Ruchirej Yongsunthon, Doctor of Philosophy, 2002
I have developed the application of Magnetic Force Microscopy (MFM) to perform current imaging with sub-micron spatial resolution. Doing so first required isolating the magnetic interaction in the MFM phase measurement from interfering signal sources and establishing methods of relative quantification that do not depend upon specific tip magnetization. This was accomplished by using a specially designed calibration standard. The accuracy of the MFM peak heights for determining relative current densities for sufficiently large (>3mm) line structures was shown to be well within 10%. The Green’s function vertical propagation of MFM data was also used to show that the MFM response is linear to within 5%. Useful instrumental tip response functions were determined for deconvolution of the MFM data.
Asymmetry in MFM peaks heights was shown to reflect spatial
variation in current density across the line width, known as current crowding.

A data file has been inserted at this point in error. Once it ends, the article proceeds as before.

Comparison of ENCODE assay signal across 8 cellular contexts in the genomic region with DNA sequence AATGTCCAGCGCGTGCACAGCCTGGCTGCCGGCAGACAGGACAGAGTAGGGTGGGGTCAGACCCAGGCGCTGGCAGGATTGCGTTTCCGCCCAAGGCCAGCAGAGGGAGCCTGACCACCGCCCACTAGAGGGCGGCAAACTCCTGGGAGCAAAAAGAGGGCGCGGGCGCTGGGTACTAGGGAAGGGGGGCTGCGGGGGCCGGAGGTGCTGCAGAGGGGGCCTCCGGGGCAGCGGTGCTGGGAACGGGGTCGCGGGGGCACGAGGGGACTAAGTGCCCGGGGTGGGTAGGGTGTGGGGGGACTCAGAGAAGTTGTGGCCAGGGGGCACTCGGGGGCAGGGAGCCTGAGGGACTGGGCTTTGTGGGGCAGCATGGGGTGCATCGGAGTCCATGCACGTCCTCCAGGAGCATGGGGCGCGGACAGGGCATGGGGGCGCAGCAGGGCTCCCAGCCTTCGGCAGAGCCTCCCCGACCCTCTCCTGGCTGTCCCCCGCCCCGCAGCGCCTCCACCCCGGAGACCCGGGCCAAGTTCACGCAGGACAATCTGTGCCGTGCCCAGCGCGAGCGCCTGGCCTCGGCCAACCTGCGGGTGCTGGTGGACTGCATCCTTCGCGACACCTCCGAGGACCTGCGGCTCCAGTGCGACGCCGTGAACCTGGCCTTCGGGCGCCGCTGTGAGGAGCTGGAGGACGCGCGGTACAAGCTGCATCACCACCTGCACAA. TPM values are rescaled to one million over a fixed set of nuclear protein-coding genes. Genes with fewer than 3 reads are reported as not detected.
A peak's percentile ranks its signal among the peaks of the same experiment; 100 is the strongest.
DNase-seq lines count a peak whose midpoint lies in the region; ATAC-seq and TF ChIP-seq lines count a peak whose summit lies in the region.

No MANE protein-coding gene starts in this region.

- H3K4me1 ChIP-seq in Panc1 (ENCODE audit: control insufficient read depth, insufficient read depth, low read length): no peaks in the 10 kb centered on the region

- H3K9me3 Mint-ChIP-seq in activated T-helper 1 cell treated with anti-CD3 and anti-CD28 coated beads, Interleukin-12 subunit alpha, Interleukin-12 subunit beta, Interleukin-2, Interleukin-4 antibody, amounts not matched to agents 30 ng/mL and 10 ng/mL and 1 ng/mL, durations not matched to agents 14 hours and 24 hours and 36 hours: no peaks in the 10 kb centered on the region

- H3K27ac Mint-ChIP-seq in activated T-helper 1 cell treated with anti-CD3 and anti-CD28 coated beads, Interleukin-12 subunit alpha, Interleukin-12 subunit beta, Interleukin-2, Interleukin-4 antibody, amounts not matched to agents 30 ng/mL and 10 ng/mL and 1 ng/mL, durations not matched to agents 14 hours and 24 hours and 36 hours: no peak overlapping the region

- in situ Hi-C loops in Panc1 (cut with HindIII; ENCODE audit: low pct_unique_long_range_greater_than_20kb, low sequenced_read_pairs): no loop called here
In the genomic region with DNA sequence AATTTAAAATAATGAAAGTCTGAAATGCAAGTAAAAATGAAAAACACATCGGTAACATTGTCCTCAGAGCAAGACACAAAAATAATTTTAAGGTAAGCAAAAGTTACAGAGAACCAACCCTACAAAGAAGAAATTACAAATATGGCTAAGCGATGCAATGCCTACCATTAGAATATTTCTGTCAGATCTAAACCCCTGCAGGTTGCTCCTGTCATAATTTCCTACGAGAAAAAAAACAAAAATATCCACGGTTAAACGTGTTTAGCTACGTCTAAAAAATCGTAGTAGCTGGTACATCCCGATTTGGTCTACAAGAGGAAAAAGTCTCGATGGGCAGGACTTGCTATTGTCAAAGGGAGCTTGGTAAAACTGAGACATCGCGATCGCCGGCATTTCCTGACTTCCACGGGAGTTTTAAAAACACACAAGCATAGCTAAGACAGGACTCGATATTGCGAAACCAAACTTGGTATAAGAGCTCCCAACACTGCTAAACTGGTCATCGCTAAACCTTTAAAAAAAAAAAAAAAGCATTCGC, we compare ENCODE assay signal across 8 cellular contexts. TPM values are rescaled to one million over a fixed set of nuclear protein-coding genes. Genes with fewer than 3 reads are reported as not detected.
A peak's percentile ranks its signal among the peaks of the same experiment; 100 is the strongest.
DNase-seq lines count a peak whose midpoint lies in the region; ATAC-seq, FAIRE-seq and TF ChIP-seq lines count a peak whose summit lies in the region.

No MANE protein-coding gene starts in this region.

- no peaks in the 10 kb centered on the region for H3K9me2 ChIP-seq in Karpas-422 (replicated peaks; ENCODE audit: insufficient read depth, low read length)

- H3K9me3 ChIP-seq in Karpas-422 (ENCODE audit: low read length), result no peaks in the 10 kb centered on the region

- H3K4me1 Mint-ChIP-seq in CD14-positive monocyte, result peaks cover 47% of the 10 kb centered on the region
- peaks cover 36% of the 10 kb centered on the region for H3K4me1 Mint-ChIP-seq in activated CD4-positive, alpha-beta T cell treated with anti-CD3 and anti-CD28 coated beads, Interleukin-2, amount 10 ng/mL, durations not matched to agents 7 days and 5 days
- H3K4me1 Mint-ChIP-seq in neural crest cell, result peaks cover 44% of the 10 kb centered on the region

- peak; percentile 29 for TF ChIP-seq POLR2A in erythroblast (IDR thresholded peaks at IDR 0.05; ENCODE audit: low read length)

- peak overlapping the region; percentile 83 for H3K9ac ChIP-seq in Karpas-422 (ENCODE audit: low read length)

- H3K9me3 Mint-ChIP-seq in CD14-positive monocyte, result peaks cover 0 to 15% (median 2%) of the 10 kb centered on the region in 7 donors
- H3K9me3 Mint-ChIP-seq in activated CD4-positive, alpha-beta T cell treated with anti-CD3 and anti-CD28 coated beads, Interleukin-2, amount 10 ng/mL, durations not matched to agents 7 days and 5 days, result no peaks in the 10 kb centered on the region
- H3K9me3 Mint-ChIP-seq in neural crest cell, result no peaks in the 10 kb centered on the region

Test samples were designed to reflect structures of interest in the electromigration
community. MFM signatures of current behavior were empirically correlated
with the defect structures. The crowding was found to be particularly
strong for defect structures that have large spatial derivatives and curvatures.
Finally, a systematic study was performed using MFM signatures to determine the current crowding dependence on defect geometry. For a given type of defect, the degree of current crowding asymptotically vanishes as the defect length increases. For defects of similar lengths, the degree of crowding scales linearly with defect width. There is less crowding near defect structures where the current density changes gradually than in structures where the change is more abrupt. However, there is no consistently measurable difference in current crowding due to sharpness of corners.